Authors: Rio Sports
So long then, my dear old thing. After 45 years on Test Match Special, Henry Blofeld has, to borrow one of his own favourite phrases, put his cue back on the rack. English cricket will never sound quite the same again. It hardly could, given the unique, deep Cholmondley-Warner timbre of his voice. From now on, then, TMS listeners will find there are far fewer pigeons strutting around the outfield, and not nearly so many jet planes flying overhead or bright red busses driving by the boundary walls. The flipside being that they’re rather more likely to know exactly who it was that just made the catch at third man. Punctiliousness never was a notable quality of his commentaries.
Blofeld is the kind Englishman you’d concoct in your head if all you had to work with was the collected works of PG Wodehouse. Which is precisely why so many fans adore him, and so many others find him so annoying. His Wooster-ish catchphrases were, Christopher Martin-Jenkins said, “deliberately cultivated”, and “my dear old thing” was “originally conceived because he could never remember the name of the person whom he was talking to”. Martin-Jenkins once listed Blofeld’s strengths as a “rich voice, an unquenchable enthusiasm, and quick eye for anything from a leg break to the colour of the pattern on the red skirt of the lady watching in Row H, Section C”.
Add to that his Munchausen-esque repertoire of stories. The tale of his first lunch with Noel Coward got a final outing on Friday, though you’ll likely be able to catch it again on stage at a provincial theatre somewhere near you this autumn and every other after for the foreseeable. Beneath all the rum-flummery, Blofeld had a sound grounding in the mechanics of the game too, and the kind of expert knowledge of its history you only acquire from spending far too much time reading Wisden as a kid. He was a very good schoolboy player himself, once-upon-a-time. Until he was run over by a bus, a twist of fate which makes his lifelong obsession with them seem all the more odd, as if the No38 was his great white whale.
Blofeld is, one colleague says, “a loveable rogue”. And if his public persona was sometimes just a touch at odds with his private demeanour – the tale of his encounter with Duncan Fletcher, who he memorably told to “fuck off” when they met in a restaurant, presumably doesn’t make the cut for his one-man show – then that, at least, is one way in which he’s not unique. In all other regards, he is, as TMS’ producer Adam Mountford says, “inimitable and irreplaceable”. The TMS box, Mountford says, will be a “darker place without him”. It isn’t clear here whether or not Mountford was referring to Blofeld’s taste in luminous suits.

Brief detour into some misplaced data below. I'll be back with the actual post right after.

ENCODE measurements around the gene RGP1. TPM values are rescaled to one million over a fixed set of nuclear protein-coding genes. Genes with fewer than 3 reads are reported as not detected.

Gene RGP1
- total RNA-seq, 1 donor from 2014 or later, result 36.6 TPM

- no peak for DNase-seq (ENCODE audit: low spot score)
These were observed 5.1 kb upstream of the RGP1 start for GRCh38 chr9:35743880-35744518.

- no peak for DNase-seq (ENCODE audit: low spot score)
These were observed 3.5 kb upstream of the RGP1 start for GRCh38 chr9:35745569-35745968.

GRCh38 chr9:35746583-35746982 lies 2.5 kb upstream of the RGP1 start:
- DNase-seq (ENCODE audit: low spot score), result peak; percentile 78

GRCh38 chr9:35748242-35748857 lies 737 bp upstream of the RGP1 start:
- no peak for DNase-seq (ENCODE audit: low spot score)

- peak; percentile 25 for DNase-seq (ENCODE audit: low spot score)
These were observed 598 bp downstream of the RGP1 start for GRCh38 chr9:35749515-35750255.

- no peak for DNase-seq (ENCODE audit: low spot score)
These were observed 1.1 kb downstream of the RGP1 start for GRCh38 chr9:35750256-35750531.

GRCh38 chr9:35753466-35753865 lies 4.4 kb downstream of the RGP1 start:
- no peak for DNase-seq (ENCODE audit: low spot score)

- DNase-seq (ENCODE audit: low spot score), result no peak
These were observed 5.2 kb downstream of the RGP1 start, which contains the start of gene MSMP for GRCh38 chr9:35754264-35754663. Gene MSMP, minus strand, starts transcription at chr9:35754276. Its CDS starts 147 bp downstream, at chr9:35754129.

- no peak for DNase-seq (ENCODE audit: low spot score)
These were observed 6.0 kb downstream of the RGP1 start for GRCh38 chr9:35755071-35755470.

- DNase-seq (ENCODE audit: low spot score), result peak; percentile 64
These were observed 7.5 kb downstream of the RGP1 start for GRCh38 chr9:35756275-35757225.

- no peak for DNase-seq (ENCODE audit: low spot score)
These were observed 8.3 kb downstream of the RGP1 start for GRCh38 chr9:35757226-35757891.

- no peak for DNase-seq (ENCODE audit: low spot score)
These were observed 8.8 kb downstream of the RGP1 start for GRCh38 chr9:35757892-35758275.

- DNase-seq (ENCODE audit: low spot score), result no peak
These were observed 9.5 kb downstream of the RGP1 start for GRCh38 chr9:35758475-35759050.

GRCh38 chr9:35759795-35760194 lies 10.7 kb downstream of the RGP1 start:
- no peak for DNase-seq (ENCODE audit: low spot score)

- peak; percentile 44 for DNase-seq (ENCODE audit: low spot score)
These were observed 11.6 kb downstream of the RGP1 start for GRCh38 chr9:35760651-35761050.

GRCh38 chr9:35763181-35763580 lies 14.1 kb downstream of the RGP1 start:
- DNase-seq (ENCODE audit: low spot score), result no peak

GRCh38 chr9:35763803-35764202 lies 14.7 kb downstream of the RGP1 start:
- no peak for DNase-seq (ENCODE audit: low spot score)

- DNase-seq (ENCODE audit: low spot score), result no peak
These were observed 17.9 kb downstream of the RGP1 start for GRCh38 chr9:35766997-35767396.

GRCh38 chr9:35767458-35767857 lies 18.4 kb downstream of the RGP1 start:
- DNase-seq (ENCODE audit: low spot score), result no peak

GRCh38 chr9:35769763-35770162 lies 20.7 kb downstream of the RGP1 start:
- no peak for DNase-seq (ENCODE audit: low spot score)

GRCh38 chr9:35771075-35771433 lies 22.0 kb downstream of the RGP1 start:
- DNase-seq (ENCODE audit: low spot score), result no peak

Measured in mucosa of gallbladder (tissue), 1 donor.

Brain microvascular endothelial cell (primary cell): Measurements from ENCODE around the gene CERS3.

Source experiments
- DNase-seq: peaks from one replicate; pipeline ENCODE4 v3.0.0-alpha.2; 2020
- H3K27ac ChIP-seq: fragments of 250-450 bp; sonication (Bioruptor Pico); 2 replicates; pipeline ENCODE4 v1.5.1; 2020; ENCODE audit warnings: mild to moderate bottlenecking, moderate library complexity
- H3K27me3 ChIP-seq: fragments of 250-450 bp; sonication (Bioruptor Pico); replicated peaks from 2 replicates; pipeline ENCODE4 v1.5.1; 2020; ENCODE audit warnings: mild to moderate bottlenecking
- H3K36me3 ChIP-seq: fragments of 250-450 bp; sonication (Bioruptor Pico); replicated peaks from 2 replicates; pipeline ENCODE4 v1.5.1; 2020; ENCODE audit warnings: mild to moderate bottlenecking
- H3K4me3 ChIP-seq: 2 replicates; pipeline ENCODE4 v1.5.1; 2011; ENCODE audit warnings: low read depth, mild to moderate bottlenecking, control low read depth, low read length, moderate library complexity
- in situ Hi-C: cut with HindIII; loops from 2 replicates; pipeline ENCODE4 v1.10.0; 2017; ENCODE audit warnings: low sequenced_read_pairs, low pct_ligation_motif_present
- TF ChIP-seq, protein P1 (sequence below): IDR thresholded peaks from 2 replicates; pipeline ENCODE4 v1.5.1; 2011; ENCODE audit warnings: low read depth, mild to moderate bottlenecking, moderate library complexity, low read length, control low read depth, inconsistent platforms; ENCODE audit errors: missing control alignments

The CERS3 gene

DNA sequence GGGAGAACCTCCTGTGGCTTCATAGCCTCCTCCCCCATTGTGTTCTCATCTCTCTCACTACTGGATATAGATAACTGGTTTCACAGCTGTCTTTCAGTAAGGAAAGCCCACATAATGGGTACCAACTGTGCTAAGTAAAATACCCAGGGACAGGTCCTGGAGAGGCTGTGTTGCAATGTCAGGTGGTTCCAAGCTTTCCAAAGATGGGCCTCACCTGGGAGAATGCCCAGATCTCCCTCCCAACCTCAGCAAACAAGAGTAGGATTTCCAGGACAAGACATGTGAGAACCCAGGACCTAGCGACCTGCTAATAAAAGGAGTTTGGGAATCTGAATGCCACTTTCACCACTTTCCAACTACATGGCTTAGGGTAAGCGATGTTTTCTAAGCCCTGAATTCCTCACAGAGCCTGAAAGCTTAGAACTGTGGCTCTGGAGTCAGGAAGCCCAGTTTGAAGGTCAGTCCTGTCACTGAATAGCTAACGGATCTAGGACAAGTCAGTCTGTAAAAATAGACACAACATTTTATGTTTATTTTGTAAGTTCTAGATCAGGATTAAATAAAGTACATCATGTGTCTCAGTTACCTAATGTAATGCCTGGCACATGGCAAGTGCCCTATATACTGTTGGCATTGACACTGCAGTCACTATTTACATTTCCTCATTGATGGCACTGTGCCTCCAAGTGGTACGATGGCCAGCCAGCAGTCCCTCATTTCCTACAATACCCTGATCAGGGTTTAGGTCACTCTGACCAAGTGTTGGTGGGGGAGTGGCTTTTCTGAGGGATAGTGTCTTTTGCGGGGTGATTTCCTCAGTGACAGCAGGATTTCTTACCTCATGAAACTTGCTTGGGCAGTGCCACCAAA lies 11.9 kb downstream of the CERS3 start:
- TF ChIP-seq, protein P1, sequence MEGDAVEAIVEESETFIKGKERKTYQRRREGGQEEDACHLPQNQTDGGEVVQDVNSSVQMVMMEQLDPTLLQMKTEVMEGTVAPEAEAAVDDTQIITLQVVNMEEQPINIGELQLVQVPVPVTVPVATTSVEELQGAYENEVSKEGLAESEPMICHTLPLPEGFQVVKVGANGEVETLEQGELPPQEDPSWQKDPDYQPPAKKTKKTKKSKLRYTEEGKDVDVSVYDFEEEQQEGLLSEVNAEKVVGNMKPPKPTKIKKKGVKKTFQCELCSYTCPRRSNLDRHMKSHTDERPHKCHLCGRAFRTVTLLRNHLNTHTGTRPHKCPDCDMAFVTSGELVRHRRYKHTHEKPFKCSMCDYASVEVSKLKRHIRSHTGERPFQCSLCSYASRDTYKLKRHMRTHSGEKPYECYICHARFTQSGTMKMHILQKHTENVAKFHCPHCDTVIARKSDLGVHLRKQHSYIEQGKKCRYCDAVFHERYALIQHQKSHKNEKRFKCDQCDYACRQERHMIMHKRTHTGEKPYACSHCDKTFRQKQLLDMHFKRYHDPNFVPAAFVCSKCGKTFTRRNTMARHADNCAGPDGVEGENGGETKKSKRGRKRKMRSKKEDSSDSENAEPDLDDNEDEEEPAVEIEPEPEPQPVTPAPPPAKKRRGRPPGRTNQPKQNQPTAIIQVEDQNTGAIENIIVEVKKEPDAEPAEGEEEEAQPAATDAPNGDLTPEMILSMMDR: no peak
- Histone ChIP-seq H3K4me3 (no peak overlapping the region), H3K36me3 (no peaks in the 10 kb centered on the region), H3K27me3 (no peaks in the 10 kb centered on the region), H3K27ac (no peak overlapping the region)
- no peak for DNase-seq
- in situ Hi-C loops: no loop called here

TMS, it’s easy to forget, is still how the majority of people in this country follow cricket. Far more people listen to the sport on the radio than watch it on TV, whether live on Sky or on Channel 5’s highlights. Precise figures are hard to come by because of the way coverage is parcelled out between online, long wave, and digital, but more than 500,000 watched the TMS beer match they played to celebrate the show’s 60th anniversary earlier this summer. Which explains why so many politicians seem so keen to appear on it. Theresa May, after all, does not turn up to do for lunchtime interviews on Sky, but she thought it worth her while to do a 40-minute interview on TMS on Friday.
Blofeld was one reason why TMS has such a broad appeal. He made the game seem fun. It’s easy to forget just how dull cricket seems to all those poor souls who haven’t yet acquired the taste for it. And while he may have infuriated all those listeners who really do care who is fielding where, he delighted the ones who couldn’t tell a short leg from a silly mid-off to begin with. “We have an audience that’s not just cricket fans,” Mountford says, “and even if you know nothing about cricket, you know Blowers because of the language, the personality, the character. In that way, he transcended the sport.” Blofeld drew them in. His audience didn’t necessarily follow the sport so much as they did the show.
If Blofeld was the dash of booze in the cake, the mix will still be pretty rich without him. There was a time, not so long ago, when TMS started to sound a little too much like 5 Live. But it’s rowed back from that. They brought in more female summarisers, Ebony Rainford-Brent and Isa Guha, and found room for a commentator, Dan Norcross, who didn’t come up through first-class cricket or the ranks of the BBC. And if a lot of English cricket coverage leaves you with the impression that game is the exclusive preserve of middle-aged white men (the written press, it has to be said, is more homogeneous than either radio or TV) the ECB’s last survey showed that 37% of the recreational players are from non-white minorities, TMS at least does a better job of reflecting the sport’s audience than the rest of the cricket media manages.
Mountford says he likes to make sure the commentators have a range of perspectives and experiences. “The danger is that if everyone’s a former player, then they talk about it from a former player’s perspective. Which means that as a non-player I’m left shouting at my radio, asking “Why did he play that shot? Why did they pick that player?” Or indeed if Blofeld happened to be on, “who the hell took that catch?” He may have been a throwback, but he had his audience, and they are as much a part of the game in this country as any other. At Lord’s on Saturday he was given a standing ovation when he finished his final spell, and took a lap of the ground after the match. You’d hope there’d always be room for the likes of him, too. Not that another one will come along any time soon.
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